The change is remarkable and I’m totally in love with the garden again. The moral of the story; gardens are meant to evolve. Don’t battle year after year trying to manage a plant that is in the wrong place, if it can’t be moved, take the plunge and embrace the opportunity to try something new.

Spring Garden blog Bramley Apple Design SL

The Smell of Spring

Spring Garden Designs

Is it the longer days, the sun beginning to warm the earth or buds beginning to break that I can smell in the air? Even on cold days that are more akin to midwinter, something’s changed. For me, spring brings with it anticipation, renewed enthusiasm and a determination to savour every minute of the new season.

Spring flowers follow a familiar and comforting rhythum, snowdrops and aconites, iris reticulata, Narcissus ‘Tete a Tete’ and crocus followed by an explosion of daffodils, tulips, primroses and cowslips. The annual visits to the fritillary fields, the bluebell woods and enjoying the scent of Narcissus poeticus on the breeze, take me through the months of Spring.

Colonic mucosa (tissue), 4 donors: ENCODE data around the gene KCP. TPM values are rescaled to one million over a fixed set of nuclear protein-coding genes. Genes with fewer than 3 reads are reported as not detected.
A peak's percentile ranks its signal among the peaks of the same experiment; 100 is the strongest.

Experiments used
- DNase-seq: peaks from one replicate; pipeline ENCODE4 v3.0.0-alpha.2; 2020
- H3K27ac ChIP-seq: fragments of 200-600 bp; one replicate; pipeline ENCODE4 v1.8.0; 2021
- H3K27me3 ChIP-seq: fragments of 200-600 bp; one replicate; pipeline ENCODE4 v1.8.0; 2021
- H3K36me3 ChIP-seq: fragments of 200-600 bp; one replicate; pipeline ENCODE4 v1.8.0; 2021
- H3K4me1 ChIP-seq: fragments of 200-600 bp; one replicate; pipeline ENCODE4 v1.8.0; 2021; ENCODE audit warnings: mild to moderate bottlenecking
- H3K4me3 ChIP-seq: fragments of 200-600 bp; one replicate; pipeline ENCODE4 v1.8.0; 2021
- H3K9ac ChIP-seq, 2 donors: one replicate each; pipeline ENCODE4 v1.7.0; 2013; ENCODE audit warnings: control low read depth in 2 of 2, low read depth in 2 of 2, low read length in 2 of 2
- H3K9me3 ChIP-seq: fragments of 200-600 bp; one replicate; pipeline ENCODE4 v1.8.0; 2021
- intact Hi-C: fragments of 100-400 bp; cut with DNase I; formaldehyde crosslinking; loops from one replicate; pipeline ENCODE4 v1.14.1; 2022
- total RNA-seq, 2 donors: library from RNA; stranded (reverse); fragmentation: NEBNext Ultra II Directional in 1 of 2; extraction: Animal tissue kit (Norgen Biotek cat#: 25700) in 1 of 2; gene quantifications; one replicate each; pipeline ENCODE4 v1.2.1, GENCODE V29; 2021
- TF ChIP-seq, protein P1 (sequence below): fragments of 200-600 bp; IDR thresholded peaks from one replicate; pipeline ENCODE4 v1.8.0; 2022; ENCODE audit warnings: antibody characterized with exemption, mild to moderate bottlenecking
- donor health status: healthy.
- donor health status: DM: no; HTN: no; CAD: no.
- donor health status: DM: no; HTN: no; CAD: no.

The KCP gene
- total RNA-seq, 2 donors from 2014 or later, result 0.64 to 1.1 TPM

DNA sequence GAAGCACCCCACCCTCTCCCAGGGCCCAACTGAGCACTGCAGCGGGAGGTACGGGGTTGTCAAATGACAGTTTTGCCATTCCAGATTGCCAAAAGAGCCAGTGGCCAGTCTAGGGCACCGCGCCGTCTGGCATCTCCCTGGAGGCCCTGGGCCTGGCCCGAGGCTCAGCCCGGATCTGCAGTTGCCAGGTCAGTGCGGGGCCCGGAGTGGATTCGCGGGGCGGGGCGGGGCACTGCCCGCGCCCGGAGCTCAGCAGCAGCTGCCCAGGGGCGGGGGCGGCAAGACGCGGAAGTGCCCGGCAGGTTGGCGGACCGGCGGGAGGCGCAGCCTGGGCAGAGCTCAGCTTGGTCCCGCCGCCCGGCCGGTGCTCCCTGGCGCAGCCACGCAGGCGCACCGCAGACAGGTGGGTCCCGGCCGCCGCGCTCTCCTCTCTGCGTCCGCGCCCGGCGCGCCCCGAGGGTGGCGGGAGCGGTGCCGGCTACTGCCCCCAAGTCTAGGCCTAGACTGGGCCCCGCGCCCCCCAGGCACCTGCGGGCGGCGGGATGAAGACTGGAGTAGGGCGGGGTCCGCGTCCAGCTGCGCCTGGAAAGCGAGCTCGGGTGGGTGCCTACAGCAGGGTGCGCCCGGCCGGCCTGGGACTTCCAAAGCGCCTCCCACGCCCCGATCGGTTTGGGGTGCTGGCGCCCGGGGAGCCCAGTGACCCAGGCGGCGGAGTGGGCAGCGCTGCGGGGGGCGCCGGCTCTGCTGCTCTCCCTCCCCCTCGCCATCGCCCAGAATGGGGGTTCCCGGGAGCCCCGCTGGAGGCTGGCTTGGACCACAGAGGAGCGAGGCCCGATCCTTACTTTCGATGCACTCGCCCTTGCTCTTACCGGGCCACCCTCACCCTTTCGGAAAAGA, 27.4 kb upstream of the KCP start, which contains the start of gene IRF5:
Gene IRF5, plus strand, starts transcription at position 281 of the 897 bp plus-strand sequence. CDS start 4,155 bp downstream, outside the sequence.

Spring gardens can be designed under trees where the leaves shade the area later in the year, keeping the ground cool during the summer months. Try Anemone nemorosa planted en masse combined with bluebells as their flowering time overlaps.

Swathes of bulbs can be planted in grass creating a mass of colour; crocus, naturalising daffodils, camassia (amazing display at RHS Wisley) and snowdrops create a striking effect for a few short weeks before dying back down in the grass.

In a small garden pots crammed full of bulbs can be brought out into the limelight when they are in full bloom and then swapped for the next display, providing continuous pleasure from early February right through to May. The bulbs can be lifted as they die back and replaced with summer bedding, perennials or grasses for colour right through the summer.

I like to bring a few cut stems of Spring flowering shrubs indoors to brighten up the kitchen. Favourites are the twisted stems of Corylus avellana ‘Contorta’ dripping with catkins, the scented flowers of Viburnum x bodnantense ‘Dawn’ or the cheerful yellow of Forsythia x intermedia ‘Lynwood Variety’.